Wednesday, August 12, 2009

Bill Says Do It In A Day; Special Budget Session On Way, Plus: US Attorney Scandal Has Wilson Scurrying, And: New State License Plate: A Keeper? 

It appears the Governor will look to the state's cash reserves to plug a gargantuan hole blown in the state's budget by the Great Recession, plunging oil and gas prices, and, some say, too much spending by Bill and the Legislature during the Great Boom.

The state has reserves of about $600 million. The budget shortfall for the budget year that started July 1st could go toward $500 million when official estimates are announced Friday. State Senator John Arthur Smith told the AP he would not be surprised if the shortfall hit $450 million. Our insiders said as much last week.

In announcing a working group of bipartisan legislators to solve the budget dilemma, Bill said he would call a one day special session--likely for October--and no subjects other than the budget shortfall will be allowed on the table. He wants a deal cut before the gavel bangs the 112 solons to order. Without a pre-cut deal, there's risk of a bloody brawl. The state money pie shrinks and the hunger pangs grow louder.

The Governor specifically took note of the state's "healthy" cash reserves in making the special announcement, signaling that to avoid employee layoffs he will accept cash reserves that are less than 10 percent of the state's budget. They used to be at around 5 percent. Going back to that level won't kill us. The problem is long term. We also face a shortfall for the budget year that starts July 1, 2010. And with little reserves to cover it. But first things first.

Bill also moved to take tax increases off the table saying the 2003 tax cuts for high income taxpayers should not be repealed because that would hurt efforts to attract business here. That may be questionable, but raising any taxes right now is going to be difficult--even for the rich.

Spending more than half the reserve--$300 million--to cover the shortfall will also draw fire. Even with reserve spending, there will still have to be budget cuts, and it will be interesting to see how the Legislature gets there without getting into personnel costs. How about a hiring freeze without all the thawed out patches for political appointees?

Richardson said the giant budget shortfall is directly related to the national recession, but state spending has grown 40 percent since he took office in 2003. There was and is one whopper of an economic downturn, but before it there was a hell of a spending party going on in Santa Fe. The hangover is here.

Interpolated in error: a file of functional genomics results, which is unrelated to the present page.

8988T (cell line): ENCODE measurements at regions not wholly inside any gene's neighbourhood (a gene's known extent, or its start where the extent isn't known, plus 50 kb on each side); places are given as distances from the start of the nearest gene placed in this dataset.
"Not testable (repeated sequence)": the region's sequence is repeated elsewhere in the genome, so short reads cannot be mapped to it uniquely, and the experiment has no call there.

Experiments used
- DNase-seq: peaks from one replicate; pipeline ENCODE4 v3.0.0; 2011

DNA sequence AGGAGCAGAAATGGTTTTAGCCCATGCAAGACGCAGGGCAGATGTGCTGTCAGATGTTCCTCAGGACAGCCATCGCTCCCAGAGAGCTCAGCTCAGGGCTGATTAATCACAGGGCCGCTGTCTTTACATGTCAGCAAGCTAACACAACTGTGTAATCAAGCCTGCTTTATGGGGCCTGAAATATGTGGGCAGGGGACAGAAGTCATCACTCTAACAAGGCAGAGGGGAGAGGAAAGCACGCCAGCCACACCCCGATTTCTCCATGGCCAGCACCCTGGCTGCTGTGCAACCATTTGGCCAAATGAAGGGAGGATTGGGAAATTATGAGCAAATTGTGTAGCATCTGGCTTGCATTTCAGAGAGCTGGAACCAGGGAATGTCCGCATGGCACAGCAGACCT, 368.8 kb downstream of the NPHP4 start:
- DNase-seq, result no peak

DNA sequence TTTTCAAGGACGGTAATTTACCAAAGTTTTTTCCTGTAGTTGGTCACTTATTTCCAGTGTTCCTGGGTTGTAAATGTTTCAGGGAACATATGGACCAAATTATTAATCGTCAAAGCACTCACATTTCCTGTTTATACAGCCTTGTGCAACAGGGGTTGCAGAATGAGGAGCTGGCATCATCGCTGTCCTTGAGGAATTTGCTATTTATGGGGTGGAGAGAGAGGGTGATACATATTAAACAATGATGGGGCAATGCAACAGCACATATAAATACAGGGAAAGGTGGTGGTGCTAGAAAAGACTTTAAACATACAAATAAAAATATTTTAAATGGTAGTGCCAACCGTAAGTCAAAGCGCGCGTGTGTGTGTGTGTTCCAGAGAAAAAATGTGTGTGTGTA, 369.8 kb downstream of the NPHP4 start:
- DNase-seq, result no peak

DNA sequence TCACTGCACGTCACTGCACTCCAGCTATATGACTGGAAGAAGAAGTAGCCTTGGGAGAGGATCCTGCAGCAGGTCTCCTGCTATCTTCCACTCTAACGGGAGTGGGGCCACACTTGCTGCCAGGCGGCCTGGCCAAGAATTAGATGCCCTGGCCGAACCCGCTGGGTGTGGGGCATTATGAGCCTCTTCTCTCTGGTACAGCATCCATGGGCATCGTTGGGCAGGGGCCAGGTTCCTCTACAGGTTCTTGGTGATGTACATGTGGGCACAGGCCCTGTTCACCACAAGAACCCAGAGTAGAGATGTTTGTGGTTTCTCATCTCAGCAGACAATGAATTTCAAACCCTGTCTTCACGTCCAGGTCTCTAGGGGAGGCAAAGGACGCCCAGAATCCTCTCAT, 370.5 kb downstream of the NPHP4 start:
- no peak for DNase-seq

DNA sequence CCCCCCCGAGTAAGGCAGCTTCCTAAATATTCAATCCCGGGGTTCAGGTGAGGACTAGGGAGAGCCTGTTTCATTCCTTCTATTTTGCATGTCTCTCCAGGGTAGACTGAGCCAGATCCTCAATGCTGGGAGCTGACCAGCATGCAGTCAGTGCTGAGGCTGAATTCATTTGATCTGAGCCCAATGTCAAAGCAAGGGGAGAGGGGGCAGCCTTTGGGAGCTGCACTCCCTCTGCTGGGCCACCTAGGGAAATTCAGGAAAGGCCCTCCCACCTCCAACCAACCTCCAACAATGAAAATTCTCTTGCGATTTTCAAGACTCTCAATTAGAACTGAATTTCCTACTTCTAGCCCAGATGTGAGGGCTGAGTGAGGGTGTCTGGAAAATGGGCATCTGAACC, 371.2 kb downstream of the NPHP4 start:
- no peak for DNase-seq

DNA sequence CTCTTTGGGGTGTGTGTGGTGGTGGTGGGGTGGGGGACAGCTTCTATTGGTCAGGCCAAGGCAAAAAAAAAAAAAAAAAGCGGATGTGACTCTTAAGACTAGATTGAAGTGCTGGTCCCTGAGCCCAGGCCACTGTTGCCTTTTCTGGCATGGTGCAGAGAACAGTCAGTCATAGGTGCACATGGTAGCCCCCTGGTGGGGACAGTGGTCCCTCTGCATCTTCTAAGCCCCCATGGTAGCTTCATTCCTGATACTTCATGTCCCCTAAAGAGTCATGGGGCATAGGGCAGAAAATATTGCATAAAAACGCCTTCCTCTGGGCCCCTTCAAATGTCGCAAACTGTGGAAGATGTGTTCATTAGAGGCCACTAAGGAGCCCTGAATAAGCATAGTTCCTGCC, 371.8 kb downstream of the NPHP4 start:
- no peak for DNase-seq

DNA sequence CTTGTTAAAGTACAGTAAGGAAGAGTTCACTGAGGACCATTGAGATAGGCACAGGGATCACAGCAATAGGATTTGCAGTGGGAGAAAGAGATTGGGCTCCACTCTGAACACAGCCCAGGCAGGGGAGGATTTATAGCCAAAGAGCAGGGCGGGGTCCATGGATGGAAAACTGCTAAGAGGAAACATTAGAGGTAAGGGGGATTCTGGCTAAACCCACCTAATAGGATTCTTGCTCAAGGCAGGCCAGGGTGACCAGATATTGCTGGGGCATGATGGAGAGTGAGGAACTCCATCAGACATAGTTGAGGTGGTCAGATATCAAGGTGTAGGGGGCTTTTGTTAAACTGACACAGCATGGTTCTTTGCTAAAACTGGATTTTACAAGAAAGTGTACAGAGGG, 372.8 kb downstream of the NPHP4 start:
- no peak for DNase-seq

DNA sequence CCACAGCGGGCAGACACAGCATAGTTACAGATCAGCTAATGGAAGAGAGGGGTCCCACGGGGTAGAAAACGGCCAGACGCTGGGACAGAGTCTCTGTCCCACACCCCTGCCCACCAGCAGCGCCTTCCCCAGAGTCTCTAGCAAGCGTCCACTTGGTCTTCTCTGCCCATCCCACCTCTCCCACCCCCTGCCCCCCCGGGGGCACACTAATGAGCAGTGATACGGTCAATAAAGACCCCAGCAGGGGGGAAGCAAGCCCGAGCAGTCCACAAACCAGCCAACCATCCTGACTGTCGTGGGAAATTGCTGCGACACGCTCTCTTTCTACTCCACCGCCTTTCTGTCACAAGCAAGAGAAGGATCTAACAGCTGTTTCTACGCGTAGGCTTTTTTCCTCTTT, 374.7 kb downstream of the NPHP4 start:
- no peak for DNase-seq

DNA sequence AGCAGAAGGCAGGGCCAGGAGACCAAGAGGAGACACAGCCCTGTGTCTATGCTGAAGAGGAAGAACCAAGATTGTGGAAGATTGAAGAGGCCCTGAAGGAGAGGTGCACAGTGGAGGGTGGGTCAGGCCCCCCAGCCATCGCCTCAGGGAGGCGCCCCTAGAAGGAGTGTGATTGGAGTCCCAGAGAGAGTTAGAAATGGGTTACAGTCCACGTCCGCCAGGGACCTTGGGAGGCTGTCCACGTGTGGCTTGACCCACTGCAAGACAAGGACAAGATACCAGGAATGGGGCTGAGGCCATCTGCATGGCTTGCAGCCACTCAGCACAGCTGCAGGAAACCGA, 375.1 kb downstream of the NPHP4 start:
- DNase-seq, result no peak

Bill is not going to get unanimity on his argument that no taxes need to be raised to solve the budget woes. We do think he will prevail, but NM Voices for Children is first out of the gate to try to make popular an unpopular plea:

Closing tax loopholes that benefit only profitable out-of-state corporations and rolling back some of the personal income tax cuts for the highest wage earners would have little effect on average New Mexicans. The state and federal income and capital gains tax cuts of 2003, which went disproportionately to the very wealthy, did little to help the economy.

That corporate tax loophole lets giant companies like Wal-Mart and Best Buy escape some taxes on their NM profits. Would closing it cause corporations not to locate here? They are already here.


Keep Don HarrisFormer ABQ GOP Congresswoman Heather Wilson is coming with heavy cover in reacting to the latest developments in the US Attorney scandal, as speculation intensifies about whether she will seek the 2010 GOP Guv nomination. The House Judiciary Committee dumped over 5,000 pages of documents Tuesday, concluding its investigation. Committee Chair John Conyers says the firing of NM US Attorney David Iglesias was especially galling:

"Under the Bush regime, honest and well-performing US Attorneys were fired for petty patronage, political horse trading and, in the most egregious case of political abuse of the US Attorney corps--that of (NM) US Attorney Iglesias--because he refused to use his office to help Republicans win elections," Conyers said. "When Mr. Iglesias said his firing was a 'political fragging,' he was right."

The Washington Post reported that according to e-mails and interviews with people familiar with the investigation, GOP figures in New Mexico believed that if Iglesias pursued public corruption cases against Democrats, it could have helped Wilson in her run for reelection (against Dem Patricia Madrid in 2006).

So what's next? As the Politco reported:

Conyers said he has sent the material to a special prosecutor, who is investigating the firings on behalf of the Justice Department.

We haven't heard much about that federal probe, but the lawyer for Steve Bell, the former chief of staff to Senator Domenici who accepted a reprimand from the Senate Ethics Committee for his role in the scandal, confirms that Bell has been a witness, but is not a target of the federal grand jury. It is meeting over the firing of Igleisas and other US Attorneys.

We've been talking a lot about the federal grand jury probe into Big Bill's administration and whether there will be any pay-to-play indictments. But we should probably add to our grand jury watch list the US Attorney probe and how that could impact Wilson going forward. One of our Legal Beagles reports that Special Prosecutor Nora Dannehy is close to wrapping up the probe. Will there be indictments? Will the US Attorney scandal keep Wilson out of the Guv race?

The TPM blog has extensive--and we mean extensive--coverage of the latest on all this. And here is the link to all the documents released by the Judiciary panel.


The document dump released Tuesday raises the question of whether then-Attorney General Madrid was being investigated by the FBI in 2006. Madrid said she had no knowledge of any official probe, but Heather Wilson said she was contacted by the FBI in June 2006 about Madrid's involvement with a political action committee called Justice for America. US Attorney Iglesias said he was never pressured to go after Madrid. Anyone in politics is going to raise eyebrows when they read this statement from Heather: